“Is there a rebellion?”

Healy – “there is”

Aitkin – “When did it start?”

Healy – “When Strongbow invaded Ireland”

Aitken – “When will it finish?”

Healy – “When Cromwell gets out of Hell.”

To put the point another way – some Irishmen have long memories and not all of these memories take a kindly view of the actions of the UK authorities towards Ireland down the centuries.

 

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Is there a case to promote a salutary level of unemployment in the incompetent managerial sector?

“The British Disease is now rank ineptitude”
“Whatever the trade or profession it seems to be considered bad form to root out the stupid and the incompetent”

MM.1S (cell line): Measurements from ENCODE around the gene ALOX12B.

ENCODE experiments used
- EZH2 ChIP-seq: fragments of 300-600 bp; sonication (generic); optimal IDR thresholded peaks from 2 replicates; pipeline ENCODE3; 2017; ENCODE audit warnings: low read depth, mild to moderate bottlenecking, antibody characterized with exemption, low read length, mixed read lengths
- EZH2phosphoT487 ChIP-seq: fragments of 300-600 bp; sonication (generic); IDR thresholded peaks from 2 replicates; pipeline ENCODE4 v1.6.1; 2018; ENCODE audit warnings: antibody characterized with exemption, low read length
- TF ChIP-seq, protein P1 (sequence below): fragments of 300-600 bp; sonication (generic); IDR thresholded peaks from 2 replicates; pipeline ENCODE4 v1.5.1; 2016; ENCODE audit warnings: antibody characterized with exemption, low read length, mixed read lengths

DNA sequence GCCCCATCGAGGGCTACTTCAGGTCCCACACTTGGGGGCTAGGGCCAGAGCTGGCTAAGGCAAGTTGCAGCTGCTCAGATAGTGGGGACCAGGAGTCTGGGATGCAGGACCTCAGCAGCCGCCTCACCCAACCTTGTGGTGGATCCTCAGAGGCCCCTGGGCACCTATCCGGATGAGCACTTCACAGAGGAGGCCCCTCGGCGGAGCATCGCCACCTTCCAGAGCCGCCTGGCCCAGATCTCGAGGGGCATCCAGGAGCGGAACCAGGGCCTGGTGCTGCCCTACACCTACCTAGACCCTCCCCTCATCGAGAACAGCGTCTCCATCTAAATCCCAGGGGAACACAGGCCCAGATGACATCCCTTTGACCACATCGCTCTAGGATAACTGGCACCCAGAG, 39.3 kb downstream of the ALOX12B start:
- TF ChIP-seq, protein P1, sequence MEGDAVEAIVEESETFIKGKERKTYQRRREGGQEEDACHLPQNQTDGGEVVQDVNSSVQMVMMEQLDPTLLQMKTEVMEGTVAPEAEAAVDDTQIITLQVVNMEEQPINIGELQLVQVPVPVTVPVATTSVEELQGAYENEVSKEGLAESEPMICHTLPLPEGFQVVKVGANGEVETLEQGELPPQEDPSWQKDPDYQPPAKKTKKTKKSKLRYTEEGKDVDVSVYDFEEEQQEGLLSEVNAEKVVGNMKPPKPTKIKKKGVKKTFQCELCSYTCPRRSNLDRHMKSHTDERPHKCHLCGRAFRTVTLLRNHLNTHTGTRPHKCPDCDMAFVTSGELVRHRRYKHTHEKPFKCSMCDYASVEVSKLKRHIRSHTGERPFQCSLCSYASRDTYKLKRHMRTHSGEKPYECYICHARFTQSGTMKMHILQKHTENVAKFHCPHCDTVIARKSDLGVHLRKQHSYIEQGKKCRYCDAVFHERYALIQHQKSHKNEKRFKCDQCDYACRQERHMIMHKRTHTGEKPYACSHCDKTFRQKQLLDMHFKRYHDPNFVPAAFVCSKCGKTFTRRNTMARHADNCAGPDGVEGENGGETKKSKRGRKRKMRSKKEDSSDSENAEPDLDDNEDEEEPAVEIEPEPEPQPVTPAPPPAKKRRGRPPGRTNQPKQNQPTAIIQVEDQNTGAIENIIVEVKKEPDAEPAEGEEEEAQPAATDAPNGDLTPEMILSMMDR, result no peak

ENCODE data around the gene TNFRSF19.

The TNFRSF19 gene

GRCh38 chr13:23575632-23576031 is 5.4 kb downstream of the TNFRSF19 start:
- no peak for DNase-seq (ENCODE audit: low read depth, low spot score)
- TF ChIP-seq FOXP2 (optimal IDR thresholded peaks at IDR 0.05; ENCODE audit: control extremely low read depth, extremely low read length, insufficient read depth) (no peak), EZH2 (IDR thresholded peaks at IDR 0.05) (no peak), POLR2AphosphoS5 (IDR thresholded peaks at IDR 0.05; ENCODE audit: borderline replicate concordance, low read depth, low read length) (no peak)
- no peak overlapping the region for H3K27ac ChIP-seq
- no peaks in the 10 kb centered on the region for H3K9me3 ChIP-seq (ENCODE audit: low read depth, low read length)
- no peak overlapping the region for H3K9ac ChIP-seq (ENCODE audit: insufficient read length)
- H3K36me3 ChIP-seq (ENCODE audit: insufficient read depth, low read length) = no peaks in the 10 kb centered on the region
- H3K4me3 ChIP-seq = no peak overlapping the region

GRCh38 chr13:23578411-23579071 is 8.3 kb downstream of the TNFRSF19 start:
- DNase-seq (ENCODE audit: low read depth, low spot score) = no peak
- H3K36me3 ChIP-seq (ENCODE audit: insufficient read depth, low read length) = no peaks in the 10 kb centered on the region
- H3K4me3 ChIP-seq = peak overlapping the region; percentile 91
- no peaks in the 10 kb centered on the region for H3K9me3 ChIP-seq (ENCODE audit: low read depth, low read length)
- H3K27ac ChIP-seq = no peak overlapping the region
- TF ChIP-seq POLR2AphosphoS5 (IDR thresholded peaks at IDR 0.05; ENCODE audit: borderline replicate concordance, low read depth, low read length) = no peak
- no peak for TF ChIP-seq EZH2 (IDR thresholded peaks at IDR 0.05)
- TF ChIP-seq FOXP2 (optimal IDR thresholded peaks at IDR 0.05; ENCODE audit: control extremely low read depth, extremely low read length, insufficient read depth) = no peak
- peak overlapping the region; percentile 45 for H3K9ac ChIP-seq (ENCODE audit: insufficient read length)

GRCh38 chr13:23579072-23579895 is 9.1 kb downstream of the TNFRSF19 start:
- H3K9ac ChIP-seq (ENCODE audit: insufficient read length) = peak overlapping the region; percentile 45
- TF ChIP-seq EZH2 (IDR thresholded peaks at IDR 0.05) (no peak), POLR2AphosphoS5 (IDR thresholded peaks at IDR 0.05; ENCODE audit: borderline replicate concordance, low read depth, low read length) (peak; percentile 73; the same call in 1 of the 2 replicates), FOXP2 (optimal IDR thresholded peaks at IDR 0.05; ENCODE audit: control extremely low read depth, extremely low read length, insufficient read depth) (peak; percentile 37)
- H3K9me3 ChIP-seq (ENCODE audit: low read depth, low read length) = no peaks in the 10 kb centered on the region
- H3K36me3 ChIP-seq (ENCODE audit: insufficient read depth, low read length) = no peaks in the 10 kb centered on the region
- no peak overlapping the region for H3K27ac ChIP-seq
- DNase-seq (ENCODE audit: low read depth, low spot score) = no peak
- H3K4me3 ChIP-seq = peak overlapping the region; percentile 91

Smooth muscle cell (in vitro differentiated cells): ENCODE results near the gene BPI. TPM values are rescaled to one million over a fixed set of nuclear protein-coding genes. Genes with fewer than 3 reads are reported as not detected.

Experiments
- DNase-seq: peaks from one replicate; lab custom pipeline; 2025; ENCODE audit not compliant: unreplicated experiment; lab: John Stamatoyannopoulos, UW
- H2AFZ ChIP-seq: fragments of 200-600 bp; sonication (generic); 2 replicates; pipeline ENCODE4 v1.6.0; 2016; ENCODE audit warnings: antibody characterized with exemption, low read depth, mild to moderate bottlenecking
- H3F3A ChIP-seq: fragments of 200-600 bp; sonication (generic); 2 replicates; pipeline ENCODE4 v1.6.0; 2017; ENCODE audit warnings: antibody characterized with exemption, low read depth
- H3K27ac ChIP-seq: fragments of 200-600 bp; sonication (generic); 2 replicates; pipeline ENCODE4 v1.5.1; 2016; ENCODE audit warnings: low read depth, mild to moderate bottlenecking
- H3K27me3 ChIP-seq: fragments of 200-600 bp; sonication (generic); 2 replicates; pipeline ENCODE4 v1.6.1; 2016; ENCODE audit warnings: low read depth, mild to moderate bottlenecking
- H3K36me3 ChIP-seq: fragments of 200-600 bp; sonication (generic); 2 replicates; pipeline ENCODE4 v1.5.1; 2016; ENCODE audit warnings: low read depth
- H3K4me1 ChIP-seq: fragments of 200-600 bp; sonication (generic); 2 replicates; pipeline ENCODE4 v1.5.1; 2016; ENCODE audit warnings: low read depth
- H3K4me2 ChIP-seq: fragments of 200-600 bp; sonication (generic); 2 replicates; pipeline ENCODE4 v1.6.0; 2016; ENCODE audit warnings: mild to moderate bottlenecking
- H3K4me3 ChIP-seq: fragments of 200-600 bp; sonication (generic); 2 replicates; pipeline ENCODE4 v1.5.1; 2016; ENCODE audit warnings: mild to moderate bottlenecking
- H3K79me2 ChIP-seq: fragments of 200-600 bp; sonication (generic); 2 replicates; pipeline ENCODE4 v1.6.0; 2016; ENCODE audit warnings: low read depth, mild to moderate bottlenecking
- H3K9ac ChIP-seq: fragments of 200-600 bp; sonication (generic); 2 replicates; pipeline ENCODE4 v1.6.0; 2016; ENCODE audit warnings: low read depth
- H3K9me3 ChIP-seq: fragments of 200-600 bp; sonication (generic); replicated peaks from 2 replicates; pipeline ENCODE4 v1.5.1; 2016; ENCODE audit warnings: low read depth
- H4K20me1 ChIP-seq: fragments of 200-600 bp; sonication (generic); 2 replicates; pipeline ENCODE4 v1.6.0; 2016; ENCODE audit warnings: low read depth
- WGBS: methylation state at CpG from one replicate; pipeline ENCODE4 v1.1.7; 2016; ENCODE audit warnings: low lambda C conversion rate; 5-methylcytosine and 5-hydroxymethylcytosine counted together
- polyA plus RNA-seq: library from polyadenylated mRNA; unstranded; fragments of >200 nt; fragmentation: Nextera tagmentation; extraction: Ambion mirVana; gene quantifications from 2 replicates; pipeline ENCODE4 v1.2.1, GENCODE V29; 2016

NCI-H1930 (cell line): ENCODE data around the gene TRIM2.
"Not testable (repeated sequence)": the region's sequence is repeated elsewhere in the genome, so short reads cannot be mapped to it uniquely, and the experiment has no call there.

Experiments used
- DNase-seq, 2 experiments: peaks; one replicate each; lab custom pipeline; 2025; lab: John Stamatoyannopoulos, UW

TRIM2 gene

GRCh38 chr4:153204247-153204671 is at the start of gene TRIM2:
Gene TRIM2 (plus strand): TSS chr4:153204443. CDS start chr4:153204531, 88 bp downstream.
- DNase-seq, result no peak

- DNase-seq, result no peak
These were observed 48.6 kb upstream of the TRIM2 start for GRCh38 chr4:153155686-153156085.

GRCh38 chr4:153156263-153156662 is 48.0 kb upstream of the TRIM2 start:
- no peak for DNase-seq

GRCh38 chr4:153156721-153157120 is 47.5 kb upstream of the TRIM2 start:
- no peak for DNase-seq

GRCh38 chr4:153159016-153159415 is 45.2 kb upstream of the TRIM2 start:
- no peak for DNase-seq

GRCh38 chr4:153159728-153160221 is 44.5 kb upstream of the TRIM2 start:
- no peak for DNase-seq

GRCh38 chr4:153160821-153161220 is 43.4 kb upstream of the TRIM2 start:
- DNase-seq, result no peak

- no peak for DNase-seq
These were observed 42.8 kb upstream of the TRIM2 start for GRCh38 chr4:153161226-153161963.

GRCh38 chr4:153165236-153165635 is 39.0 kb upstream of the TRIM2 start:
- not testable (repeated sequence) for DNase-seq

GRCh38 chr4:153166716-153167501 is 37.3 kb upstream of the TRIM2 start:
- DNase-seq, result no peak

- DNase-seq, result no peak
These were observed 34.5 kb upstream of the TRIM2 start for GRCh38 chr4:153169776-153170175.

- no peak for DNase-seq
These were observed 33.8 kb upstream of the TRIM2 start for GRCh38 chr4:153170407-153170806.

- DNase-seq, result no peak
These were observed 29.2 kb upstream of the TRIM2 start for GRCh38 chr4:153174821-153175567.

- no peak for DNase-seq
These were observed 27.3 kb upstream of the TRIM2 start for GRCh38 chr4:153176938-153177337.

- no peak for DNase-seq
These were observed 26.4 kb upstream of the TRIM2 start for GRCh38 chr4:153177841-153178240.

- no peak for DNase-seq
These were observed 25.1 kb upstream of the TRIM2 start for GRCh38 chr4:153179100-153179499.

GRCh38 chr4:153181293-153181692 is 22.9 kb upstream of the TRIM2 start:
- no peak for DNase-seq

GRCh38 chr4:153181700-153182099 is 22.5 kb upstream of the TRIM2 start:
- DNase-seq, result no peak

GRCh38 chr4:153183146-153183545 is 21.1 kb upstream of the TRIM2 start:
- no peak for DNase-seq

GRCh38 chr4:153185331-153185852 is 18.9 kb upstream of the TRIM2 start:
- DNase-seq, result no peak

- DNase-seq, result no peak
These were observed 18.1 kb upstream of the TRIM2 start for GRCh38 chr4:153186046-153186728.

Headlines above a column by Matthew Parris,
The Times, December 3, 2016

Peevish sacked minister to the then Prime Minister, Mr Attlee.
“Why have I been dismissed?”
Mr Attlee, the laconic PM replied – “Because you are not up to the job.”

“The owner of a hair dressing salon who punched one of his staff in the face, dragged him across the salon floor, and kneed him in the groin, said at an industrial tribunal in Birmingham that he had not dismissed him. But the tribunal accepted a claim that such treatment was tantamount to unfair dismissal.”
Extract from a Bernard Levin piece in The Times headed ”How to know when you’re not wanted”

The Parris article was triggered by an earlier Times piece in which  his colleague Melanie Phillips had taken a forensic look at seemingly gross incompetence by the Metropolitan Police. Parris wanted to go further. “From top to bottom in Britain we appear to tolerate major blunders and minor incompetence with a tut tut….”